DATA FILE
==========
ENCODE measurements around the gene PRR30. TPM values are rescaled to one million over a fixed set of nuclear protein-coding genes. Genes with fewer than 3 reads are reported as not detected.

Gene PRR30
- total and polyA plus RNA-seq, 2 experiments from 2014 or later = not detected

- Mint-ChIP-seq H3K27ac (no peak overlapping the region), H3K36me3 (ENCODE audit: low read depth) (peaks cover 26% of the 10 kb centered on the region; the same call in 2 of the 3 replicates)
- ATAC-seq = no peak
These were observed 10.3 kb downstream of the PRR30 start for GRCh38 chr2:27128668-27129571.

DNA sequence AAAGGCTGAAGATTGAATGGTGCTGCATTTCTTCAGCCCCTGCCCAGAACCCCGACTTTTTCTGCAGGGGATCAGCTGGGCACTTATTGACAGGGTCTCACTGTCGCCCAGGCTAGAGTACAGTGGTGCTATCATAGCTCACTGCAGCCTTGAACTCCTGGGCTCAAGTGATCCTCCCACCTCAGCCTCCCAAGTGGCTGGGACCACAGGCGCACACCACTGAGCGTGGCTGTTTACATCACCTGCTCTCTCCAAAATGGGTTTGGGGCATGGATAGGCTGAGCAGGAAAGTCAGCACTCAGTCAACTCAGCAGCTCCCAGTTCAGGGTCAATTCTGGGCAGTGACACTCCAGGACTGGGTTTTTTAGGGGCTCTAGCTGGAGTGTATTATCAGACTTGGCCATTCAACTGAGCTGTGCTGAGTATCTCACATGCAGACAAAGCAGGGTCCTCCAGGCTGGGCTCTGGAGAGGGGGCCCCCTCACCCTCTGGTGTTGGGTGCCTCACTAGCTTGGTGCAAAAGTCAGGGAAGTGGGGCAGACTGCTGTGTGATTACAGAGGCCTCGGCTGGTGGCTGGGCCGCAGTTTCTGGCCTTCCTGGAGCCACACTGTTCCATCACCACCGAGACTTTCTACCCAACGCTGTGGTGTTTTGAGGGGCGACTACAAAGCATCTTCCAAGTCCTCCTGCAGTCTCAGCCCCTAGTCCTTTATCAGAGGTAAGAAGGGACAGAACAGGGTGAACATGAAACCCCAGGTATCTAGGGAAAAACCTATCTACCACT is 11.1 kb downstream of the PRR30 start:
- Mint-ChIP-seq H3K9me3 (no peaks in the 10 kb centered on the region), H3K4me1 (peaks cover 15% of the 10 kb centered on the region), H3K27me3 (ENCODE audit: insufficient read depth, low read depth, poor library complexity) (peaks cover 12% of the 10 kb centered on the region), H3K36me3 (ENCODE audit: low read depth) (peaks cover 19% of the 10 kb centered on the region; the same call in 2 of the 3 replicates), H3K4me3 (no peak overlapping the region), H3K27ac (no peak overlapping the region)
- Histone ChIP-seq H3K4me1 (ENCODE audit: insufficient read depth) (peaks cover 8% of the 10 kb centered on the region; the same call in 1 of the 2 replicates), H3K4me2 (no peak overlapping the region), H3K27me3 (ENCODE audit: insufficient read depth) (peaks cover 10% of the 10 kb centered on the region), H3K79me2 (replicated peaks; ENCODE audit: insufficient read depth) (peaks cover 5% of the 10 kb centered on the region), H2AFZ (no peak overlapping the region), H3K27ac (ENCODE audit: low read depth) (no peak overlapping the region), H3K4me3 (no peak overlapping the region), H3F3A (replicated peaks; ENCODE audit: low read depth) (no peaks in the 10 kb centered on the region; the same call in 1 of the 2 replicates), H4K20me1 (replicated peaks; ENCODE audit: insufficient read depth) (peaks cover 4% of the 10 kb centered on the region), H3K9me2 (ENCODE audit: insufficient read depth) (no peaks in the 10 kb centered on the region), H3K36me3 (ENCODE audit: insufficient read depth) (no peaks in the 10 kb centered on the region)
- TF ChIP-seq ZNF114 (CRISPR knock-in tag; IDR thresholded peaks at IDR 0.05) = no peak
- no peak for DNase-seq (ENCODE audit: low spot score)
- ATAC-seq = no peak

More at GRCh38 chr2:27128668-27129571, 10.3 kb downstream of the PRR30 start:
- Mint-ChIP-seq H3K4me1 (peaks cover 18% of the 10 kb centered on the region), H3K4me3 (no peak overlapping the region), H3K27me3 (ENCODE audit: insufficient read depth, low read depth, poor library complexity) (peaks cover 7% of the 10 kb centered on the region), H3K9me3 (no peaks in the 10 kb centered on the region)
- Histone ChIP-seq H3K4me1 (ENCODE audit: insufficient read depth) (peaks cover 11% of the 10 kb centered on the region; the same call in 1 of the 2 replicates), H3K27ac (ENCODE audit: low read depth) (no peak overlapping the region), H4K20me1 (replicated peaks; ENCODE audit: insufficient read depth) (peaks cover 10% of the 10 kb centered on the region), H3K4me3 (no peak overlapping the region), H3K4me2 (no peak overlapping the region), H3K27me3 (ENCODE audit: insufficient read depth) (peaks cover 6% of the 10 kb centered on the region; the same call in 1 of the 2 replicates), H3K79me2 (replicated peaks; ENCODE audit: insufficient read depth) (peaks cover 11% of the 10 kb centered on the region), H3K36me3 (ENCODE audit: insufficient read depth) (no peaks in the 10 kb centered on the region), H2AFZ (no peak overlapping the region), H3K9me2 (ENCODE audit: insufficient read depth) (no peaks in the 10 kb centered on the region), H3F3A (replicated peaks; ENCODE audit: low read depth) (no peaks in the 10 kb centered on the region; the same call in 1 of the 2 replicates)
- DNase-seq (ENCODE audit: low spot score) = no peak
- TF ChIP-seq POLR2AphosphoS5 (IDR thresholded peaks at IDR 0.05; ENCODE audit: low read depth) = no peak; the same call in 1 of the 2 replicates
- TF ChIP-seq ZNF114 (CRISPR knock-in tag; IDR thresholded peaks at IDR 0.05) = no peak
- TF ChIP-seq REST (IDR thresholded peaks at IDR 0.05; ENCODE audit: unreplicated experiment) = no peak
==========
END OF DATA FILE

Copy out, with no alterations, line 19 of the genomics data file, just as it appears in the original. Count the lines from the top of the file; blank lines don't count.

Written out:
- TF ChIP-seq REST (IDR thresholded peaks at IDR 0.05; ENCODE audit: unreplicated experiment) = no peak